As expected, Pope Francis on Saturday formally abolished the “Ecclesia Dei” commission, ending its over thirty-year run as the Vatican’s primary forum for relations with the Society of St. Pius X, founded by the late French Archbishop Marcel Lefebvre, and the broader traditionalist galaxy in the Church.

First reported by a series of traditionalist blogs in December, the new move came in the form of a motu proprio, meaning a legal ruling by the pope, decreeing that from here on relations with the society will be handled directly by the Congregation for the Doctrine of the Faith, which will also absorb the commission’s modest budget.

For the record, Ecclesia Dei didn’t deal just with the society but with a variety of other traditionalist groups that never broke with Rome. Those groups may have perceived an ally in the commission, and regret its demise — especially since they tend not to feel especially beloved under this papacy as it is.

Still, the $64,000 question about Saturday’s move is what it portends for the idea of one day bringing the breakaway Lefevbrist group back into the fold. The bottom line appears to be that this is not, at least not necessarily, the Vatican throwing in the towel.

For one thing, when St. John Paul II created the Ecclesia Dei commission back in the late 1980s, there were critics who thought it was a mistake.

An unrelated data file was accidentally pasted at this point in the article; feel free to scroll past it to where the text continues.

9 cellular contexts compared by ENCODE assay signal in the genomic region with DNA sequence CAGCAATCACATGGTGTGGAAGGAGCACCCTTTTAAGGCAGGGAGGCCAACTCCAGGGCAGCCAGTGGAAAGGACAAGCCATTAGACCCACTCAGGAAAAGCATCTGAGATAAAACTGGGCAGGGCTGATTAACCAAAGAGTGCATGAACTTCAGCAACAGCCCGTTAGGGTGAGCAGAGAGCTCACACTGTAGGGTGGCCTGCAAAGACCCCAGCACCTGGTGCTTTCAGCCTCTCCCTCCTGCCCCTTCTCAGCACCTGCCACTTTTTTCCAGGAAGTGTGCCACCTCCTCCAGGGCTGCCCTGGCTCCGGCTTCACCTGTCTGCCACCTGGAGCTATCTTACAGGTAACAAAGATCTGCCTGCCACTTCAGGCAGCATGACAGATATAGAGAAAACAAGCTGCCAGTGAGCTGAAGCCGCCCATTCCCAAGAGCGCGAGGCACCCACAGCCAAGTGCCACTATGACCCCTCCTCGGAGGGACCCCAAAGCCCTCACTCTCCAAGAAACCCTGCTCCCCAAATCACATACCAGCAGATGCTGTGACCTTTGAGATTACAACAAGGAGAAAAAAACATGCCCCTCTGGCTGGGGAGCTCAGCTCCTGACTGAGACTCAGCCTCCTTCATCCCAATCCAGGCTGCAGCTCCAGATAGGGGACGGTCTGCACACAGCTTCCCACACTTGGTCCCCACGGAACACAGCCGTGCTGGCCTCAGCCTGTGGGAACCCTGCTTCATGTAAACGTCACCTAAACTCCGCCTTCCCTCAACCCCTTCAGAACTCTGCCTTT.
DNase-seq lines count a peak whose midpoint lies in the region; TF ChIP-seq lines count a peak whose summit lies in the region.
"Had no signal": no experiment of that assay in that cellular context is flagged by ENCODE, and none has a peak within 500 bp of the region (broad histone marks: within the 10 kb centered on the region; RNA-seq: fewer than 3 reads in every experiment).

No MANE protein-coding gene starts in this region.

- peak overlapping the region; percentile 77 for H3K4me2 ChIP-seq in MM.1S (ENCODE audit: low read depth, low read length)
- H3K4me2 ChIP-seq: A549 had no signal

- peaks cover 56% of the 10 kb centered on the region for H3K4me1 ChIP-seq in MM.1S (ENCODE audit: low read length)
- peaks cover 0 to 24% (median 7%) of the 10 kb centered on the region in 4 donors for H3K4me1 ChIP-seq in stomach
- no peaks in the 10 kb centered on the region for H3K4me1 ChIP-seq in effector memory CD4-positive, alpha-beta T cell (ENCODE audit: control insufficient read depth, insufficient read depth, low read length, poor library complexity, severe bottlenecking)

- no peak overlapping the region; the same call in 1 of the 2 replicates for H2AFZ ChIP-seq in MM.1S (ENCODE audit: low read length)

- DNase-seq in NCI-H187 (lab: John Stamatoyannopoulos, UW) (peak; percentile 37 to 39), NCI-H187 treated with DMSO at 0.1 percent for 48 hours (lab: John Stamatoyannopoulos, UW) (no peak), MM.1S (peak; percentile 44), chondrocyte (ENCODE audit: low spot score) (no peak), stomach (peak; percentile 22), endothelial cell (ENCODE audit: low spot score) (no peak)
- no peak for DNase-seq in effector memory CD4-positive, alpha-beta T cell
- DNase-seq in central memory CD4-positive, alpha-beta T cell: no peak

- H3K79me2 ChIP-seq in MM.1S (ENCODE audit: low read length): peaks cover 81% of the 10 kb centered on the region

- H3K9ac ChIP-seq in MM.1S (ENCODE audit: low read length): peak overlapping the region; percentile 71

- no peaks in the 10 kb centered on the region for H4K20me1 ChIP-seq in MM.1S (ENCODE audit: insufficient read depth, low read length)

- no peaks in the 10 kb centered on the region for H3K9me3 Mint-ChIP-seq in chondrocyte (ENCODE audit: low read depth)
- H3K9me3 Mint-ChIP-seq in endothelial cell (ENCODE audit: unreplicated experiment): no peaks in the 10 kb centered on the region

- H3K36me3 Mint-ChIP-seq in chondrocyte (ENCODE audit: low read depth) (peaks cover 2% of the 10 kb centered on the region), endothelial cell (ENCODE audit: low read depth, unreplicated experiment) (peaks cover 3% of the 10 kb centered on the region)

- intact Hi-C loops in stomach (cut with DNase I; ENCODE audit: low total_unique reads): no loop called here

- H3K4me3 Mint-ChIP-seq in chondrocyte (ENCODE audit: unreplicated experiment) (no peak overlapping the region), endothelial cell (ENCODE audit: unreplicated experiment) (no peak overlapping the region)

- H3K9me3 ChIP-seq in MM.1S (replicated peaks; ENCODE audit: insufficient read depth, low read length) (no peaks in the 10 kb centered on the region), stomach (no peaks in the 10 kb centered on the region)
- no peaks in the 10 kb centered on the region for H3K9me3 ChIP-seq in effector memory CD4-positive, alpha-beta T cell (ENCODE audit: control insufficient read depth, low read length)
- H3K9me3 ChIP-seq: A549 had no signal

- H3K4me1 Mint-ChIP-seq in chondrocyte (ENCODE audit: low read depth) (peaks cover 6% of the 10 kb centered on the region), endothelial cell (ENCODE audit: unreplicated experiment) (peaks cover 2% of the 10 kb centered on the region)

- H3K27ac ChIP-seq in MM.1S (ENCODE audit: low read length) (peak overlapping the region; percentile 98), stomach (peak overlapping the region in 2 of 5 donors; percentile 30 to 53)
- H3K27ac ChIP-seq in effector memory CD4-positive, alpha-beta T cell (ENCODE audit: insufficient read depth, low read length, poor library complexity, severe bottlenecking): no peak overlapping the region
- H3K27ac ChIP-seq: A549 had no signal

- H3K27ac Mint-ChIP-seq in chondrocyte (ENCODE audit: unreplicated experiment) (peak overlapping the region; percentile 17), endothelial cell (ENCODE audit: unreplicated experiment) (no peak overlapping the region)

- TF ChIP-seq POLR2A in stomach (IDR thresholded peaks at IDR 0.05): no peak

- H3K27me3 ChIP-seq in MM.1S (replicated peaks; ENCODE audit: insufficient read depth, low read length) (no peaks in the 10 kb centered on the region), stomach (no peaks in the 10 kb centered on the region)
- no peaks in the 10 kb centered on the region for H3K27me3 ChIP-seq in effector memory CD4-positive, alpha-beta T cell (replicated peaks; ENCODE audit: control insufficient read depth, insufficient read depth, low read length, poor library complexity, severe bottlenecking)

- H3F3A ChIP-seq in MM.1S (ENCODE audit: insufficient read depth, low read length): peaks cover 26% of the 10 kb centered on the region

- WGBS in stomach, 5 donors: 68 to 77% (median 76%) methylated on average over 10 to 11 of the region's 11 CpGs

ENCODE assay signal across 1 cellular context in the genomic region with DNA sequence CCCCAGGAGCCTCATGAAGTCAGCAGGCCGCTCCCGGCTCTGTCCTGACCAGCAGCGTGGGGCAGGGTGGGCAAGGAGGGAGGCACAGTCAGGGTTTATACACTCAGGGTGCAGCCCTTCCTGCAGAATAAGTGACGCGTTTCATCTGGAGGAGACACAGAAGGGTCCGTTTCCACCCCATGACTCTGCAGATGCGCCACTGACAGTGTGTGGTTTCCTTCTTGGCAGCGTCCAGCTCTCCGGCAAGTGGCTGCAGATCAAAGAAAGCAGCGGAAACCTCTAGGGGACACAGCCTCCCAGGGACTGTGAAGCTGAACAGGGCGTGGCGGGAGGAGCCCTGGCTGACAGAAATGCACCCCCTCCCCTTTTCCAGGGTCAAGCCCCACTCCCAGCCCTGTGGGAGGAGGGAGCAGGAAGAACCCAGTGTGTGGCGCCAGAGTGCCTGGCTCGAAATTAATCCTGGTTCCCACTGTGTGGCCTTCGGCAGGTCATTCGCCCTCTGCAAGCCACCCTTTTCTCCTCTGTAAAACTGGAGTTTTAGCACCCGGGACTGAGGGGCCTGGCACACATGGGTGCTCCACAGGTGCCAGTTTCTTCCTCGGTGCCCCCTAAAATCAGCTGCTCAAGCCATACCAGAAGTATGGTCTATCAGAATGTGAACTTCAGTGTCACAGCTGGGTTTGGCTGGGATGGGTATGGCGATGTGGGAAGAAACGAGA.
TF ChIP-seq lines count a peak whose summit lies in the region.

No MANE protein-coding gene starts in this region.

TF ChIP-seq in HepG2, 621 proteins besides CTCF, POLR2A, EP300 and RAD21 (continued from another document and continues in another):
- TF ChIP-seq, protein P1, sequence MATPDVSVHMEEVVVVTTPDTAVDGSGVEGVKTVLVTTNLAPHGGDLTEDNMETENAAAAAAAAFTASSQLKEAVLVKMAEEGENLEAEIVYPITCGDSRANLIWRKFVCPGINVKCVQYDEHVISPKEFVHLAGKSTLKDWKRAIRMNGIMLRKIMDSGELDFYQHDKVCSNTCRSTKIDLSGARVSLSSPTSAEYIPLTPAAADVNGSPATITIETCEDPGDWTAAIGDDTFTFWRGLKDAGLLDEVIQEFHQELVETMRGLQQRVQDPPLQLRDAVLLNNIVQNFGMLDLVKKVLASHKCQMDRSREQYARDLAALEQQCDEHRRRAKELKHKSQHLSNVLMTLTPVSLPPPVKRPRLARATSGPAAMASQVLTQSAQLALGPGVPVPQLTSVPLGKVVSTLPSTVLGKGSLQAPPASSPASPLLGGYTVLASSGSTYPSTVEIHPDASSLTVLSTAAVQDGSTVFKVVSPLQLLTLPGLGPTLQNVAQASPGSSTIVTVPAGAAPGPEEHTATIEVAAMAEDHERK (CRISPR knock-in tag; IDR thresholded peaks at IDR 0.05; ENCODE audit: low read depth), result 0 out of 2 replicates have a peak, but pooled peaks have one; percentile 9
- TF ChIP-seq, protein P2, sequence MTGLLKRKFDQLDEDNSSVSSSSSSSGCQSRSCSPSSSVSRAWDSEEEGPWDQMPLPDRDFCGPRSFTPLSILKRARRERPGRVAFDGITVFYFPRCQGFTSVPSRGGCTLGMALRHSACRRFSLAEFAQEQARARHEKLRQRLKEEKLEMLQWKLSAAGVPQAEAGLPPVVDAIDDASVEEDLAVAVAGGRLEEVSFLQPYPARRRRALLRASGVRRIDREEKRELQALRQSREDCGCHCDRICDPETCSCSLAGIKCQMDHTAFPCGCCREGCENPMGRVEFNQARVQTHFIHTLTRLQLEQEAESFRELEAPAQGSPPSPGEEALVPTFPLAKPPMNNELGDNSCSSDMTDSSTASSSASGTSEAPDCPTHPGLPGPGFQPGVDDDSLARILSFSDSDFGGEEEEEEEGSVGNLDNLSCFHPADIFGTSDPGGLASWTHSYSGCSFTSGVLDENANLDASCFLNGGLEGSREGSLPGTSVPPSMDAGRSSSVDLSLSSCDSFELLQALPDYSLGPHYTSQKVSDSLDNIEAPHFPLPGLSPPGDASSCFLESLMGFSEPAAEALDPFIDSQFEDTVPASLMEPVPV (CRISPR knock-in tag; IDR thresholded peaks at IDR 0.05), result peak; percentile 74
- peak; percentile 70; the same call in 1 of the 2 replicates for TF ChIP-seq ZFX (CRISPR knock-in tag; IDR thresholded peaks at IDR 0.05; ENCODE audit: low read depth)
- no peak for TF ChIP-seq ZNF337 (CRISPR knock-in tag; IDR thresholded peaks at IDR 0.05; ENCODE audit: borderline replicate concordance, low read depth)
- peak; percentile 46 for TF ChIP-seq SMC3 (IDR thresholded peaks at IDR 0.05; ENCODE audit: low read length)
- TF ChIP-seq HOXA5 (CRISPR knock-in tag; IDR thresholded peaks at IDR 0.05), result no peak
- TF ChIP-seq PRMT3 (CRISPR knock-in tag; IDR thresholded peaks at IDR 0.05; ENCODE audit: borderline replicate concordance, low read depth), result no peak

Given that the issues raised by the Society of St. Pius X are basically doctrinal, ultimately they have to be settled by the Vatican’s doctrinal congregation and the pope. Creating another layer of bureaucracy between the decision-makers, according to this analysis, would simply slow things down and complicate them unnecessarily.

From this point of view, enabling the society to deal directly with Spanish Cardinal Luis Ladaria Ferrer and his top aides at the CDF may eliminate the middle man, ensuring time isn’t wasted on possibilities that may turn out to be non-starters.

As a related point, the Ecclesia Dei experiment also had the built-in disadvantage that it tended to attract figures inclined to be sympathetic to at least some of the doctrinal and liturgical critique advanced by the Society of St. Pius X, which, over the years, may have encouraged unrealistic expectations about how much Rome was prepared to give in order to ink a deal.

That dynamic seemed clear in the period between 2009-2011, after Pope emeritus Benedict XVI lifted the excommunications of four bishops of the society ordained without papal authorization (including one with a history of Holocaust denial, but that’s a different story.) Afterwards, a panel for talks between the society and the commission was created that met periodically throughout 2009-2010, leading to a much-anticipated 2011 summit between Bishop Bernard Fellay, at the time the head of the Lefevbrist group, and American Cardinal William Levada, then the prefect of the CDF.

The Vatican side consisted of:

  • Then-Monsignor, now Archbishop Guido Pozzo, of the “Ecclesia Dei” commission.
  • Ladaria, then the secretary of the doctrinal congregation.
  • German Jesuit Msgr. Karl Becker, a longtime adviser to the congregation and a close friend of Pope Benedict.
  • Monsignor Fernando Ocáriz, then the vicar general and today the prelate of Opus Dei.